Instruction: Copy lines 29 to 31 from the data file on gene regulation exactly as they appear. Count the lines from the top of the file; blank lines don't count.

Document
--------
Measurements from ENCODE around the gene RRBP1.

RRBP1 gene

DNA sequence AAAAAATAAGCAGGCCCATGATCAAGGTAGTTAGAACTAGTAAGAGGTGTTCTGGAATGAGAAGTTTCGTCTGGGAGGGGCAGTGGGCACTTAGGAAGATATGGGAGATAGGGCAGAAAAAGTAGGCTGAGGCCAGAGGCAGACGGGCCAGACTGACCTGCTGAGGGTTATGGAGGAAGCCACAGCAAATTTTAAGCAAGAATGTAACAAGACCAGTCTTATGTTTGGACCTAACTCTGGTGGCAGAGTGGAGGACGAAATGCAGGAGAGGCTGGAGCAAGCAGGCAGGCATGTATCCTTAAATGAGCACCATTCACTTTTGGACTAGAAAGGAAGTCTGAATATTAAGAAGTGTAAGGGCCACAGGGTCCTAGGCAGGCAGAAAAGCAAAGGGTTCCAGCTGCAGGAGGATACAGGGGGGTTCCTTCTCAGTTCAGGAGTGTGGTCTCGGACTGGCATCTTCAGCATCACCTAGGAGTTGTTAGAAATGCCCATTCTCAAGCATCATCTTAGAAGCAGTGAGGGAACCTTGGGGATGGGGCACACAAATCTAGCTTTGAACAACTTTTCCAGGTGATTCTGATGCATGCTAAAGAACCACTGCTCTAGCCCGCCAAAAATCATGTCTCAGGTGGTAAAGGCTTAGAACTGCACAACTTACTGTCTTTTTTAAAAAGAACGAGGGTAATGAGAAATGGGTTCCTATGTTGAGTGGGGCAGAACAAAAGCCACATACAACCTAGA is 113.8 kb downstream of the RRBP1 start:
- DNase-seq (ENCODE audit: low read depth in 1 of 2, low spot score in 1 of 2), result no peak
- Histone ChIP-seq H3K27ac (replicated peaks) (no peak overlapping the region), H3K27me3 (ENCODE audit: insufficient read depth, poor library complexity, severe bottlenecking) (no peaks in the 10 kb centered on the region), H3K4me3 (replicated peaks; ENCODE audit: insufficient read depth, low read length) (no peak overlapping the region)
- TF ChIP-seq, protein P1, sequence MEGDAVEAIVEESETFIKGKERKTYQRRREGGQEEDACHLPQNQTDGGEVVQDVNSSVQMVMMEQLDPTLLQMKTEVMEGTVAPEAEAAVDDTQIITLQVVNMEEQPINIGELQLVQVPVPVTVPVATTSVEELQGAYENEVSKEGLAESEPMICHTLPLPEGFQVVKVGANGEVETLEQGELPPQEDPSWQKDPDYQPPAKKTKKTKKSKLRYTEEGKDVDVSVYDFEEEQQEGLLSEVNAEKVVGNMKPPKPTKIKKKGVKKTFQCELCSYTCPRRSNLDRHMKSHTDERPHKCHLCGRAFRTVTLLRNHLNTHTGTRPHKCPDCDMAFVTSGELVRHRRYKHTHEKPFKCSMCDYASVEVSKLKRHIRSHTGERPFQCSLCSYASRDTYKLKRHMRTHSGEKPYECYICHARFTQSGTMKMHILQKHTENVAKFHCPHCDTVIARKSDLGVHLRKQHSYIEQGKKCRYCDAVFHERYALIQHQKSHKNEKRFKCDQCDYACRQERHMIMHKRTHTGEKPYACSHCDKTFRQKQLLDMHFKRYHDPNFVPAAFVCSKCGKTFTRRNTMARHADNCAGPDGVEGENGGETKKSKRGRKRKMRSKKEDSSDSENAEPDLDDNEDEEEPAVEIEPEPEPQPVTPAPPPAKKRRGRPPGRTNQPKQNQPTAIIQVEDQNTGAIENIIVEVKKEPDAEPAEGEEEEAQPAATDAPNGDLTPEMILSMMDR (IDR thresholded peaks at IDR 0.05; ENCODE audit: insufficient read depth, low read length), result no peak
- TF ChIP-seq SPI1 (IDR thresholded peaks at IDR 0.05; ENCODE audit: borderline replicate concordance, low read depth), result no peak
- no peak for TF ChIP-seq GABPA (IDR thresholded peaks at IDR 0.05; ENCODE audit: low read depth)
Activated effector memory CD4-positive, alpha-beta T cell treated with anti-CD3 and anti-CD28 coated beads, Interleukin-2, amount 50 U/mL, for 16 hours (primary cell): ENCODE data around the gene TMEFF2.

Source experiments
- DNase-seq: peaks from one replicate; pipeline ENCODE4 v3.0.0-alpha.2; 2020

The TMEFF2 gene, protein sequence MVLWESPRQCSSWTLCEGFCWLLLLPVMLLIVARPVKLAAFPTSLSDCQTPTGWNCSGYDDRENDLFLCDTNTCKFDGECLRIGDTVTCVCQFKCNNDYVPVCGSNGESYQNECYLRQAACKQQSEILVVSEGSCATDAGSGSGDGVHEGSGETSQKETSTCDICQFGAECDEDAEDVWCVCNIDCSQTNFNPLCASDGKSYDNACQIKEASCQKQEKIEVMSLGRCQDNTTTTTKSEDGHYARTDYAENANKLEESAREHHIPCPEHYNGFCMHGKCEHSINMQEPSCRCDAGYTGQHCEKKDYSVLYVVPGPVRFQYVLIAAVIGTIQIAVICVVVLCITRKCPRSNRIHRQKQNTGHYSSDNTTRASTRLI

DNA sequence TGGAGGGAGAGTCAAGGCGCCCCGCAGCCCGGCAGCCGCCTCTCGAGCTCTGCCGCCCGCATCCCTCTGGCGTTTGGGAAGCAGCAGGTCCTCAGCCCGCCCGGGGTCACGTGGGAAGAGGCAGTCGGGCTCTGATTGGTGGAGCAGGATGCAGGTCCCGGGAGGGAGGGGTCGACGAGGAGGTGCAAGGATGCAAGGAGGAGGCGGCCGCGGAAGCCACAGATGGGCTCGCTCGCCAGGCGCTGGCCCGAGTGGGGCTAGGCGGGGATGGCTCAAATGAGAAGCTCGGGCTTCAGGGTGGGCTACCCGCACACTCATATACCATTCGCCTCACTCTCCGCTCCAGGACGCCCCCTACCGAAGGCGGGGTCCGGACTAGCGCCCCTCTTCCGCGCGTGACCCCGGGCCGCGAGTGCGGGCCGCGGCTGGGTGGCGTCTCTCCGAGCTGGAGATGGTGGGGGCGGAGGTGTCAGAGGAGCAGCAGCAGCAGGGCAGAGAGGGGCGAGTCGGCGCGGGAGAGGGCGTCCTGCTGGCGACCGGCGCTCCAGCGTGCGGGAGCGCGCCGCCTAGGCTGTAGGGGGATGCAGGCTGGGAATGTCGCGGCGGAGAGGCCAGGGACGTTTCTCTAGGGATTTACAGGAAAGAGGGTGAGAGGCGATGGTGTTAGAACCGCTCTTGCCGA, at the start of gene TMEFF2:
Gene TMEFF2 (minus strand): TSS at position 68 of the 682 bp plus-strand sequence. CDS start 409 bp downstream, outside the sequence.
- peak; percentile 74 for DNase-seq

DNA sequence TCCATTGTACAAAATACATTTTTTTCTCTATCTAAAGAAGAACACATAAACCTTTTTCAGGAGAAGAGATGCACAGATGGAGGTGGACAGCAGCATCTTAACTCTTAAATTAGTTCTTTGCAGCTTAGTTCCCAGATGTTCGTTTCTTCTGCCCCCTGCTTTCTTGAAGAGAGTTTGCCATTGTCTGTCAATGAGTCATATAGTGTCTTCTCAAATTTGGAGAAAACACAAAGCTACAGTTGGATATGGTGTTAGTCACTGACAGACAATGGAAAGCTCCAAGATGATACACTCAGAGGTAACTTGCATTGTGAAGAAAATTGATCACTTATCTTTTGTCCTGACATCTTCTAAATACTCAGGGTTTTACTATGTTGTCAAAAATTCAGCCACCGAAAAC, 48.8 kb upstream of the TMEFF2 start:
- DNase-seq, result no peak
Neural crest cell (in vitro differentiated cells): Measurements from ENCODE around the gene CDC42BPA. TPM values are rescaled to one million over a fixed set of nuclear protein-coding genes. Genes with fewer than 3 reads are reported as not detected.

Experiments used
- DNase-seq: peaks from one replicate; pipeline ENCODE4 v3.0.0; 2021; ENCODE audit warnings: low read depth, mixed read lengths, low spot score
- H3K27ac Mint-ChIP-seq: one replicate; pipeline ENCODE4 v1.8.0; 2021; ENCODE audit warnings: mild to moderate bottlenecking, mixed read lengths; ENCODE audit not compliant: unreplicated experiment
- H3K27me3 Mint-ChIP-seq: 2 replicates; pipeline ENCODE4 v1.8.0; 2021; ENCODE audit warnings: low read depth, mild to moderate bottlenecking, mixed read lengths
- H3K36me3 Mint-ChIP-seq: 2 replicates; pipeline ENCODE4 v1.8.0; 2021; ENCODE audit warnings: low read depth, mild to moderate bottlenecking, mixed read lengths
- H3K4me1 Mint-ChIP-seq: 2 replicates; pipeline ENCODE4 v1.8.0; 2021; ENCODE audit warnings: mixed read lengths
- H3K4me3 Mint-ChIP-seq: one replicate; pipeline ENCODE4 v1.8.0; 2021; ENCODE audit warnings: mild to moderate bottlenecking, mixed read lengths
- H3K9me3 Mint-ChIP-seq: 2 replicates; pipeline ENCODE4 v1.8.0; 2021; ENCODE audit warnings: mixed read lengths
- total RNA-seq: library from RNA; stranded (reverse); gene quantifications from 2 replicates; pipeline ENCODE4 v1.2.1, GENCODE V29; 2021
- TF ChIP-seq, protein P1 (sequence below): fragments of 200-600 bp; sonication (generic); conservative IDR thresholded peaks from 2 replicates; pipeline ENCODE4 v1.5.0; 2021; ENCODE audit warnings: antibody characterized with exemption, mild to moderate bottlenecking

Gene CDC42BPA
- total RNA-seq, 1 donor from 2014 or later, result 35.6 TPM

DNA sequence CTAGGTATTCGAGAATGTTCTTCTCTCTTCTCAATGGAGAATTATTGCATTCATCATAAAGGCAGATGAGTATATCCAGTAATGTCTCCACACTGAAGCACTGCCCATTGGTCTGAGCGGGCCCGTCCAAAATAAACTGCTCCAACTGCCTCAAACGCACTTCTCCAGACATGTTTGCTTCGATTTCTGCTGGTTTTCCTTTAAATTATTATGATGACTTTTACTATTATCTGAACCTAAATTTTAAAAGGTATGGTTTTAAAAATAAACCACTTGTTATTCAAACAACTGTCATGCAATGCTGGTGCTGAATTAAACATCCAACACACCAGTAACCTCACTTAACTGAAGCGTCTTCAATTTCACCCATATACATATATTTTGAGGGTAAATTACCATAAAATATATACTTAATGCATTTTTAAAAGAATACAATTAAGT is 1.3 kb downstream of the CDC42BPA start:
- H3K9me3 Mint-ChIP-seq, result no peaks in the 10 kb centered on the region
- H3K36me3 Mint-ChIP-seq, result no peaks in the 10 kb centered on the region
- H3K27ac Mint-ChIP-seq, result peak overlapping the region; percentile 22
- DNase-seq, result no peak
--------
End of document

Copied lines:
Gene CDC42BPA
- total RNA-seq, 1 donor from 2014 or later, result 35.6 TPM

DNA sequence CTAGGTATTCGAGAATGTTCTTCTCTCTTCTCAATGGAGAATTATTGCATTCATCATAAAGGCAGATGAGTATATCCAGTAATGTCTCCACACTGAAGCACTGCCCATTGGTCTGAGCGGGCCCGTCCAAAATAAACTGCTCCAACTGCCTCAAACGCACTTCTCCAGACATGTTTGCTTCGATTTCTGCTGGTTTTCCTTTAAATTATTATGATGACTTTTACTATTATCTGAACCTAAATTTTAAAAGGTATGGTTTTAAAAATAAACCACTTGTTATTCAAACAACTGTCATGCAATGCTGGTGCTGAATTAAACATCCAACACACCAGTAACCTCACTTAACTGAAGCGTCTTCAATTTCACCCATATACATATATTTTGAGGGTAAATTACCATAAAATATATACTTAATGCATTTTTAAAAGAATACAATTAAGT is 1.3 kb downstream of the CDC42BPA start: